How Much Is a Job Interview Really Worth?
We don’t often think of job interviews as money-making — or money-losing — opportunities, but perhaps we should. While you can’t really put a hard price on a job interview, it could be worth far more than you think, especially if you’re unemployed.
Lower Self-Confidence = Lower Earnings
Waiting around for a job interview can affect your self-confidence. Sitting at home and applying for jobs over and over without ever getting to the interview is a demoralizing and even depressing experience. I know firsthand: When I graduated in 2007, it took me eight months to get my first job. This was an extremely stressful period of my life.
On the flip side, getting an interview can be a major confidence-booster. During the interview, you get the chance to talk about your wins and achievements as a professional — a helpful reminder that you have value, which is easy to forget in the middle of a stalled search.
Plus, research shows that self-confidence is tied to income. Each day you go without an interview can hurt your confidence — and your earning power. But each interview you get — even if you don’t get the job — can help you maintain your confidence, which in turn will help you command a higher salary when a job does arrive.
You’re Losing Out on Cash
If you’re unemployed and haven’t had a job in three months — which some experts say is on the short end of your typical job search length — that’s 12 weeks with no real wage. If you want to start earning again, you have to put just as much effort into your interview performance as you did into getting said interview. Thinking you can wing it and turning up to your interview without in-depth preparation is a major mistake.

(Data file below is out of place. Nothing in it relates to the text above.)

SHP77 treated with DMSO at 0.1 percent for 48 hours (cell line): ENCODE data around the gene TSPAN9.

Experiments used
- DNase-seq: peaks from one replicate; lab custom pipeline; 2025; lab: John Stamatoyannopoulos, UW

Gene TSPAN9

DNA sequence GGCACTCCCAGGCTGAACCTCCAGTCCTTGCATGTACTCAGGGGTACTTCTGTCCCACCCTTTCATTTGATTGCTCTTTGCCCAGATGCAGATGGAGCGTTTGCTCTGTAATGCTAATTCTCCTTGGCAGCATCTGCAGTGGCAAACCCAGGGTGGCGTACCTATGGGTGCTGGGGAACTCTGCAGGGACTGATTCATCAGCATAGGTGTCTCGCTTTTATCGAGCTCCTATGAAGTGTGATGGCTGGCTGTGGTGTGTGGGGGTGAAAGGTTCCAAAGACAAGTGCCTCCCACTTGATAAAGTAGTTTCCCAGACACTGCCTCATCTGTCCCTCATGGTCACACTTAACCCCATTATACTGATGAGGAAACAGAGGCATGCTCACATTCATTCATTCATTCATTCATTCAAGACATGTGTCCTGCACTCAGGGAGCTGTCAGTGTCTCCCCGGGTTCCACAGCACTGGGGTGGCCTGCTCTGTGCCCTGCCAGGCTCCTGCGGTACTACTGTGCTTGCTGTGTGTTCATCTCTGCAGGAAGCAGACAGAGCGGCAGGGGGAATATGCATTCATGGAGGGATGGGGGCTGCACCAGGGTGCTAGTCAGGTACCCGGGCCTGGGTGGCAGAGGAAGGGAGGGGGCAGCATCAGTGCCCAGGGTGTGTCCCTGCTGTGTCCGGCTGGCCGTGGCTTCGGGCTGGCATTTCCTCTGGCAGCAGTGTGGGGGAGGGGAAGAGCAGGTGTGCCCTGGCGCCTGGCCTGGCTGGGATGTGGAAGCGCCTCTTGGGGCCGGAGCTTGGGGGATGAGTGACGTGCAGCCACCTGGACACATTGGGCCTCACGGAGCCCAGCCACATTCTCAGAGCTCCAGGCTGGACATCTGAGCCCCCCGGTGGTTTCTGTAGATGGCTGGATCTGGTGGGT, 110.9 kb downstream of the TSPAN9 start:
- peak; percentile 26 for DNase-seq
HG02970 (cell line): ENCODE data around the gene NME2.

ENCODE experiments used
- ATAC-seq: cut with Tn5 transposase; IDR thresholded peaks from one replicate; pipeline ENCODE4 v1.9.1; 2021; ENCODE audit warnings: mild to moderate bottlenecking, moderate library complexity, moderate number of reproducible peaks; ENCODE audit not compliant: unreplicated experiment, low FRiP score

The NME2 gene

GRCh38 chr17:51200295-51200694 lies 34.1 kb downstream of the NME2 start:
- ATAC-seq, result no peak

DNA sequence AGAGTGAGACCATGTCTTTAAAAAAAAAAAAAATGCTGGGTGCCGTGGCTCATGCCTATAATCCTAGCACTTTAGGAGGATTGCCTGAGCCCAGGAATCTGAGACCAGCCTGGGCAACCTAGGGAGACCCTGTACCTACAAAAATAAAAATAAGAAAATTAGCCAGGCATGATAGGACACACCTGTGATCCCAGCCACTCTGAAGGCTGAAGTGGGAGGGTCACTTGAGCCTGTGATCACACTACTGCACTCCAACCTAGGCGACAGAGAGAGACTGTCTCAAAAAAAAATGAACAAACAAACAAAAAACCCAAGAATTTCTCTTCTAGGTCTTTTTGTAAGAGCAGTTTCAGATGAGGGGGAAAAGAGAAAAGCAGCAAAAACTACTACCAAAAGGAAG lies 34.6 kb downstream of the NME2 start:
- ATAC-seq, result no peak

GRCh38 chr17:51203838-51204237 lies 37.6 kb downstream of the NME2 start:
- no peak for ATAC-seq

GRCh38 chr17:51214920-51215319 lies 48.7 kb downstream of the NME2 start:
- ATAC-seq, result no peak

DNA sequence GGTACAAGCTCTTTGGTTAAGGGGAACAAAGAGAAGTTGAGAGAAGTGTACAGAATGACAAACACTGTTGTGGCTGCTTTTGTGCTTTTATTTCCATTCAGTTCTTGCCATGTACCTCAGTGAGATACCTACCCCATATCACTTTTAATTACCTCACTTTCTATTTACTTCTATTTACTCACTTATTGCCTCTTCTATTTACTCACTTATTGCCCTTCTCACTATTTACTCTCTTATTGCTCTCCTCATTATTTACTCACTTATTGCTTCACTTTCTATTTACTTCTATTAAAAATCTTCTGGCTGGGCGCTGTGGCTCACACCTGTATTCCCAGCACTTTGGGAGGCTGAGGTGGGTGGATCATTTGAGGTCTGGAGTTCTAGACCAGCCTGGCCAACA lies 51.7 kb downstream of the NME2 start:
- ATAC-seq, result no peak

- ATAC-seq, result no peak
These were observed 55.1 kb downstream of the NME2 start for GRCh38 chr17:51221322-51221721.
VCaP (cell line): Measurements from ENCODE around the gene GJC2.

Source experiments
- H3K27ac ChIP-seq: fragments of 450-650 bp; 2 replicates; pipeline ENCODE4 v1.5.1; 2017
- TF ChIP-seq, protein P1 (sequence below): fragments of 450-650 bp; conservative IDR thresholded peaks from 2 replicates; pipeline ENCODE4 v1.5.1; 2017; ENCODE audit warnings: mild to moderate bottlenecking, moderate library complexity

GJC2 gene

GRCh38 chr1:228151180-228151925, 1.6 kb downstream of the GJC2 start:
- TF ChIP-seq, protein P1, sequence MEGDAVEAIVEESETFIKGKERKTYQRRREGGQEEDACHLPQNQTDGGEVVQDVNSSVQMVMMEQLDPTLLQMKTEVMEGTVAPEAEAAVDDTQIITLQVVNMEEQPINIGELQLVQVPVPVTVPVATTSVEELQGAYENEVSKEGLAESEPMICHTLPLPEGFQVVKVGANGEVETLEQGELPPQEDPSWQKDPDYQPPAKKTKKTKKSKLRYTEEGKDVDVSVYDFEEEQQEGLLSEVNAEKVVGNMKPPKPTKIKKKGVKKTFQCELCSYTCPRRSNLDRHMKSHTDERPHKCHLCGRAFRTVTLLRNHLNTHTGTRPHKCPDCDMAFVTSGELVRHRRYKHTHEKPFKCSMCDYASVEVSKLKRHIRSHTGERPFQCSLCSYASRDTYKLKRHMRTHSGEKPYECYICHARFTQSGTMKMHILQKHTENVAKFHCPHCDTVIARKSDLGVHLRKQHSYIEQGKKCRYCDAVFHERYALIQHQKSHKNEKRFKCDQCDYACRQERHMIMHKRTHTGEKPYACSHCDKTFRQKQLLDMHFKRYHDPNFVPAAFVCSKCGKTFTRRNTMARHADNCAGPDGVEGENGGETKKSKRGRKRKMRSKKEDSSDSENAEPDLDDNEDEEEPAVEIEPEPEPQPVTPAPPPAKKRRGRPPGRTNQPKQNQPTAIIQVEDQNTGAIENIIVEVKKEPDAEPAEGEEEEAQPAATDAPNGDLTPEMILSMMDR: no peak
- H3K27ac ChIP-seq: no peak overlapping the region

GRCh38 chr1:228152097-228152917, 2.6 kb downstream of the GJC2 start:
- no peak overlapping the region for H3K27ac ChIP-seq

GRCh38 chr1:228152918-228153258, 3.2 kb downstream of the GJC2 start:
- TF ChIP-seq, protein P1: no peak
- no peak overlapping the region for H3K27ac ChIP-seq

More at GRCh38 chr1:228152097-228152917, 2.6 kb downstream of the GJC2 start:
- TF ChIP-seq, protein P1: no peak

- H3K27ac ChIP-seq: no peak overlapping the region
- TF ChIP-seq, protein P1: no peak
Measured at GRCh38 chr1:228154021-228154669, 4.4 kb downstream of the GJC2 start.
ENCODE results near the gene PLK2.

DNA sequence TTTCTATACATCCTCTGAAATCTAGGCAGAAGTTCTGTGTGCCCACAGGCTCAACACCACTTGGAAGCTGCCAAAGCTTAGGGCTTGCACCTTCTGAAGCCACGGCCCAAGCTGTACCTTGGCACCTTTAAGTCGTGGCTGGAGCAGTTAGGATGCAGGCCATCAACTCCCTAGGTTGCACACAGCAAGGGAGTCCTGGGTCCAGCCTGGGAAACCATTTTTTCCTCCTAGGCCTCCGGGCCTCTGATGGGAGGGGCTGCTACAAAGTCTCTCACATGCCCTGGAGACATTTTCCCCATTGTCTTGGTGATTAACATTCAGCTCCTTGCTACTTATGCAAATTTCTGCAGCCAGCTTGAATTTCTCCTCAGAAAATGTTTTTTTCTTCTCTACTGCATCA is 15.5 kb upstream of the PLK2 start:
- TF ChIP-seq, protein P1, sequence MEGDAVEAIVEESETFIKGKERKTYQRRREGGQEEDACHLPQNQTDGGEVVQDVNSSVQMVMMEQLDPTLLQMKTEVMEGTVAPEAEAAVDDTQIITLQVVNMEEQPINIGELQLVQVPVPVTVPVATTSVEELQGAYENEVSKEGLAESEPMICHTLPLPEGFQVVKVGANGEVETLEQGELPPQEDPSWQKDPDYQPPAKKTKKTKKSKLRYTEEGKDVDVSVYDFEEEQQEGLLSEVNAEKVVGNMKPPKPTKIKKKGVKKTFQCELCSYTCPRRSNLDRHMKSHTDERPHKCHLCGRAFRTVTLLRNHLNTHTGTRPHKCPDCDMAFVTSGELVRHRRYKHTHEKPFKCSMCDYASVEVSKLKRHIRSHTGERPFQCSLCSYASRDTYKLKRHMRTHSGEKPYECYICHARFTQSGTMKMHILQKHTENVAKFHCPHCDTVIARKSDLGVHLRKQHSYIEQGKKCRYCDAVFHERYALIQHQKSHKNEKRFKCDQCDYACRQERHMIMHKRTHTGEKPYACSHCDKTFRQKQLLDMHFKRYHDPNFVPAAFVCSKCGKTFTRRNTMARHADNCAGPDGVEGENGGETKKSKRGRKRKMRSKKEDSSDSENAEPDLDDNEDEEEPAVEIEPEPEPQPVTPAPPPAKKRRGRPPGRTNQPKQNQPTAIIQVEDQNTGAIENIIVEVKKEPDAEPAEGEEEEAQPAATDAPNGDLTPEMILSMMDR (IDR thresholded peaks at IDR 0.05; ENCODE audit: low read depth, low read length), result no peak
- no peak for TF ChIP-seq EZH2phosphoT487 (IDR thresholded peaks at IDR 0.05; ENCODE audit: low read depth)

More Interviews = Faster Money
Sure, there’s no guarantee you’ll actually get the job if you’ve been invited for an interview. However, the more interviews you get, the quicker you’ll start earning. It’s simple math. By securing more job interviews, you have a better chance of getting work. Research shows that only 2 percent of applicants make it to the interview stage for any given job. If the odds are stacked against you, will need to make a few attempts before you break through.
That said, you can’t just send out more applications. Your applications also have to be strong, so be sure you’re tailoring your resume to show off your relevant skills for each position.
You can’t really put a price on a job interview, but it’s definitely worth a lot. After all: Interviews are your path to making money!
To improve your chances of getting interviews, build a strong professional network both on- and offline. That way, you won’t have to rely solely on job ads and applications thrown into the black hole of an ATS.
Nader Mowlaee is an engineering career coach and recruiter who is motivated by building confidence in engineers.